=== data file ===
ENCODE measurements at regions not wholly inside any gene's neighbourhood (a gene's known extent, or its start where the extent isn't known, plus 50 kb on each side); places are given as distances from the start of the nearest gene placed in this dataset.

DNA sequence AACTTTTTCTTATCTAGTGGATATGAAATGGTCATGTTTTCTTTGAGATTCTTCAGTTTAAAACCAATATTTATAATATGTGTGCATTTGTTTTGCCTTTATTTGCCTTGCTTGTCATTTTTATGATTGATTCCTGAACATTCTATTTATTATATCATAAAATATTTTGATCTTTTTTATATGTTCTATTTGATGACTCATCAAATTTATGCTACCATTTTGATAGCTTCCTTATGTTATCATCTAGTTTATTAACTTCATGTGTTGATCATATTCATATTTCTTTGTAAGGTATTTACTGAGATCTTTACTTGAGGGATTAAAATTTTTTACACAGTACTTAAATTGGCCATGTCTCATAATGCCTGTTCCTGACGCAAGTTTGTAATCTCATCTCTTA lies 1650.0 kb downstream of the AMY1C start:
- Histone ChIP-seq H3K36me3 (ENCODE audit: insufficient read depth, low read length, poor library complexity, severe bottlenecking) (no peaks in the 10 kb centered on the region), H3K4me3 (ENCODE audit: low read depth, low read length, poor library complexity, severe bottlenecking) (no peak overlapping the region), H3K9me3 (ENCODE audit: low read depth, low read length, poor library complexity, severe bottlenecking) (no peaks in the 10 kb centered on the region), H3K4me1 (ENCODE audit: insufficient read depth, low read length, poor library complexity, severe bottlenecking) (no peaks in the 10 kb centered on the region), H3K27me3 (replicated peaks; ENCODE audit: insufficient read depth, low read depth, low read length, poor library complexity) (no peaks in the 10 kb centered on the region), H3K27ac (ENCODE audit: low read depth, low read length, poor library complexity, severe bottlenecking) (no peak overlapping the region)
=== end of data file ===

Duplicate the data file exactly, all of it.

ENCODE measurements at regions not wholly inside any gene's neighbourhood (a gene's known extent, or its start where the extent isn't known, plus 50 kb on each side); places are given as distances from the start of the nearest gene placed in this dataset.

DNA sequence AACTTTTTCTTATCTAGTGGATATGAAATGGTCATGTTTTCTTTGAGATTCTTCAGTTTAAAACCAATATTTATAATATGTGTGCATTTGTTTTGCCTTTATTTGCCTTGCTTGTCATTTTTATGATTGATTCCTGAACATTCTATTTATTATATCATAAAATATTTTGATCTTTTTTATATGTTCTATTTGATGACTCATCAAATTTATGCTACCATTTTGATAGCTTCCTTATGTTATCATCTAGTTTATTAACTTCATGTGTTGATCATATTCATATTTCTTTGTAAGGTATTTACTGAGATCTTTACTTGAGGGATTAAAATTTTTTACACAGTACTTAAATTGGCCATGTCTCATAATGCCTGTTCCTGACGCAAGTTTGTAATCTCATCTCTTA lies 1650.0 kb downstream of the AMY1C start:
- Histone ChIP-seq H3K36me3 (ENCODE audit: insufficient read depth, low read length, poor library complexity, severe bottlenecking) (no peaks in the 10 kb centered on the region), H3K4me3 (ENCODE audit: low read depth, low read length, poor library complexity, severe bottlenecking) (no peak overlapping the region), H3K9me3 (ENCODE audit: low read depth, low read length, poor library complexity, severe bottlenecking) (no peaks in the 10 kb centered on the region), H3K4me1 (ENCODE audit: insufficient read depth, low read length, poor library complexity, severe bottlenecking) (no peaks in the 10 kb centered on the region), H3K27me3 (replicated peaks; ENCODE audit: insufficient read depth, low read depth, low read length, poor library complexity) (no peaks in the 10 kb centered on the region), H3K27ac (ENCODE audit: low read depth, low read length, poor library complexity, severe bottlenecking) (no peak overlapping the region)